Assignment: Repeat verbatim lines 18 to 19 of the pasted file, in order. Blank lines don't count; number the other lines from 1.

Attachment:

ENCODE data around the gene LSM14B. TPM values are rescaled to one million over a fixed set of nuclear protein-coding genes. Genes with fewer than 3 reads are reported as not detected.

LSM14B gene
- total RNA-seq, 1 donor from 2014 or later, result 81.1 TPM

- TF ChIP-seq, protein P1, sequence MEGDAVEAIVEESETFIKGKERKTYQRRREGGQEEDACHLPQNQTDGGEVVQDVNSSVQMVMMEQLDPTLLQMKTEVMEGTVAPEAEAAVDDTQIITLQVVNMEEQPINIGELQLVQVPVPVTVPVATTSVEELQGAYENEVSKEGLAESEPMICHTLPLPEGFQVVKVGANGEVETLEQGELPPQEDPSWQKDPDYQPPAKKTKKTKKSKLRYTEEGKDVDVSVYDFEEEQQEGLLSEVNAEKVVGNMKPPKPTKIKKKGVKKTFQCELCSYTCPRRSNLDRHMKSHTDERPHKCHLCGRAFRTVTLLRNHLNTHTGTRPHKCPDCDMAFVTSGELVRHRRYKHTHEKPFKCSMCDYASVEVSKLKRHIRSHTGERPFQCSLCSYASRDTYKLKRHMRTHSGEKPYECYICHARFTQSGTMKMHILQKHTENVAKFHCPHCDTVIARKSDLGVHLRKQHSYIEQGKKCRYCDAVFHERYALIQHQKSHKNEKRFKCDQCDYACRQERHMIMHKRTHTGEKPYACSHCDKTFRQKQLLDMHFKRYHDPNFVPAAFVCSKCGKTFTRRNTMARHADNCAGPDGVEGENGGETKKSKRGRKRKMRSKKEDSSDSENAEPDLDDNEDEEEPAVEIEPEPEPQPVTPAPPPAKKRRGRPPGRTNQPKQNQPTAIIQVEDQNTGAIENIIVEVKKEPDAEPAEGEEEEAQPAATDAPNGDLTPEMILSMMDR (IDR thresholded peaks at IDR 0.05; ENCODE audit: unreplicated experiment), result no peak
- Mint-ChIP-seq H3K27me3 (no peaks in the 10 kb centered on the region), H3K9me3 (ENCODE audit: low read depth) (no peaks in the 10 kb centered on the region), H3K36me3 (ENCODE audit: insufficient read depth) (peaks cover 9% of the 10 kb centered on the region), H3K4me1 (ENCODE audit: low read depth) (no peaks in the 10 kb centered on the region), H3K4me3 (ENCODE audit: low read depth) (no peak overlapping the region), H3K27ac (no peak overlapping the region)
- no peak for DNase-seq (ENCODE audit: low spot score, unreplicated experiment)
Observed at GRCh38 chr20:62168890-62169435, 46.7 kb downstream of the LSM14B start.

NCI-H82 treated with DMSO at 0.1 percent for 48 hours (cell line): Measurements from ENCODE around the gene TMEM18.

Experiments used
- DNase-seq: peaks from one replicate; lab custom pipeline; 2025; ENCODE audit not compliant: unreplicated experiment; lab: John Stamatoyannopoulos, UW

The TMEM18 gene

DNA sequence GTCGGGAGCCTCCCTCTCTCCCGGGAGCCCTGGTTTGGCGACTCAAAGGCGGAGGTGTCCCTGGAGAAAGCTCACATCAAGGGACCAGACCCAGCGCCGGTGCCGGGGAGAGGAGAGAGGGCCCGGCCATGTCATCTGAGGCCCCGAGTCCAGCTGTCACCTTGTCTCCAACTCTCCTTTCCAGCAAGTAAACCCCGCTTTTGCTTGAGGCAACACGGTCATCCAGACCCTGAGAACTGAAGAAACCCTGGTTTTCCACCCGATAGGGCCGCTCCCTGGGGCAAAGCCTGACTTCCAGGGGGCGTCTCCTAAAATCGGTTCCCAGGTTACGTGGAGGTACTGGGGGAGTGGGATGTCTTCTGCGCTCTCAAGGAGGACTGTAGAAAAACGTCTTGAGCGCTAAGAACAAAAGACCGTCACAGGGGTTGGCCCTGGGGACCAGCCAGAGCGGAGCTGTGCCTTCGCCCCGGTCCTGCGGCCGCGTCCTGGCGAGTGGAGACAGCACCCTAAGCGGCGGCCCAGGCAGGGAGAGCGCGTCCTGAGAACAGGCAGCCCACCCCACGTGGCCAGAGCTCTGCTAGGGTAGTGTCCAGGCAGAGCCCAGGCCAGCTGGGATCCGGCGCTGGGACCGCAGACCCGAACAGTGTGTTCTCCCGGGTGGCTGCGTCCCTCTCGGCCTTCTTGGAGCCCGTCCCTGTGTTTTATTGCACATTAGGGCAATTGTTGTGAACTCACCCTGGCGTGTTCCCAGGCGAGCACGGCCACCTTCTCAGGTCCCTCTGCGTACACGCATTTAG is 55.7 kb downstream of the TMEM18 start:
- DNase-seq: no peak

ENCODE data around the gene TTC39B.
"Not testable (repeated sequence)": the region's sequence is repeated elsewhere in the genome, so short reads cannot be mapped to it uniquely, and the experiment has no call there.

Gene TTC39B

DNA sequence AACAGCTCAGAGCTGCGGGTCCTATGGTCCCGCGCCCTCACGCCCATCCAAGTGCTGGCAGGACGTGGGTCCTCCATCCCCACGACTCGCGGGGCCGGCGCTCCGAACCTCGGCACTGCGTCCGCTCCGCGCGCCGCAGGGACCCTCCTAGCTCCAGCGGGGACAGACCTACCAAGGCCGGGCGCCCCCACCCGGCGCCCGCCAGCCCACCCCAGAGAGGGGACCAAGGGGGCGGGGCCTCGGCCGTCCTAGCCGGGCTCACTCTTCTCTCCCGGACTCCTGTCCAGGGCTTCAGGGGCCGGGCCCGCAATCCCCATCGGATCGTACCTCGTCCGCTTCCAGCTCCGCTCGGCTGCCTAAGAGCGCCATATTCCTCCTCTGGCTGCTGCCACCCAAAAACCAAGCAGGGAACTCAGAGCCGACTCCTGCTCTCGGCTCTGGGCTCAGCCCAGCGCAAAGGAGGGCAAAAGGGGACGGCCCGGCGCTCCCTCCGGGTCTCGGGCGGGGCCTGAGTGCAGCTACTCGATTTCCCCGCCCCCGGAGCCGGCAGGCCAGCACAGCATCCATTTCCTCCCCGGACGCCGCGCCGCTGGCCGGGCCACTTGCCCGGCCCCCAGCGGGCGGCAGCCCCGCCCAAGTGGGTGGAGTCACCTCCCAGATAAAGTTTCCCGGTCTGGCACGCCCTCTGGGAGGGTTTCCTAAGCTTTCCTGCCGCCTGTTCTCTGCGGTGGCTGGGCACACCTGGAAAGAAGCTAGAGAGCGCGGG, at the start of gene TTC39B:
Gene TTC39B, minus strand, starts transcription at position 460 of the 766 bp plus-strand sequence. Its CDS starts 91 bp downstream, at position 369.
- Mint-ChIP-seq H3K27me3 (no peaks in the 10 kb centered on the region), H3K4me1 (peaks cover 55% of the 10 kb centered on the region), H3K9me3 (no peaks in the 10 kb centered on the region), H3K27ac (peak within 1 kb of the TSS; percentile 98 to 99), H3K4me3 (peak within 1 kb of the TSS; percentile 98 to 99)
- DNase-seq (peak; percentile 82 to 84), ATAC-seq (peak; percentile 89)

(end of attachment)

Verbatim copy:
Gene TTC39B, minus strand, starts transcription at position 460 of the 766 bp plus-strand sequence. Its CDS starts 91 bp downstream, at position 369.
- Mint-ChIP-seq H3K27me3 (no peaks in the 10 kb centered on the region), H3K4me1 (peaks cover 55% of the 10 kb centered on the region), H3K9me3 (no peaks in the 10 kb centered on the region), H3K27ac (peak within 1 kb of the TSS; percentile 98 to 99), H3K4me3 (peak within 1 kb of the TSS; percentile 98 to 99)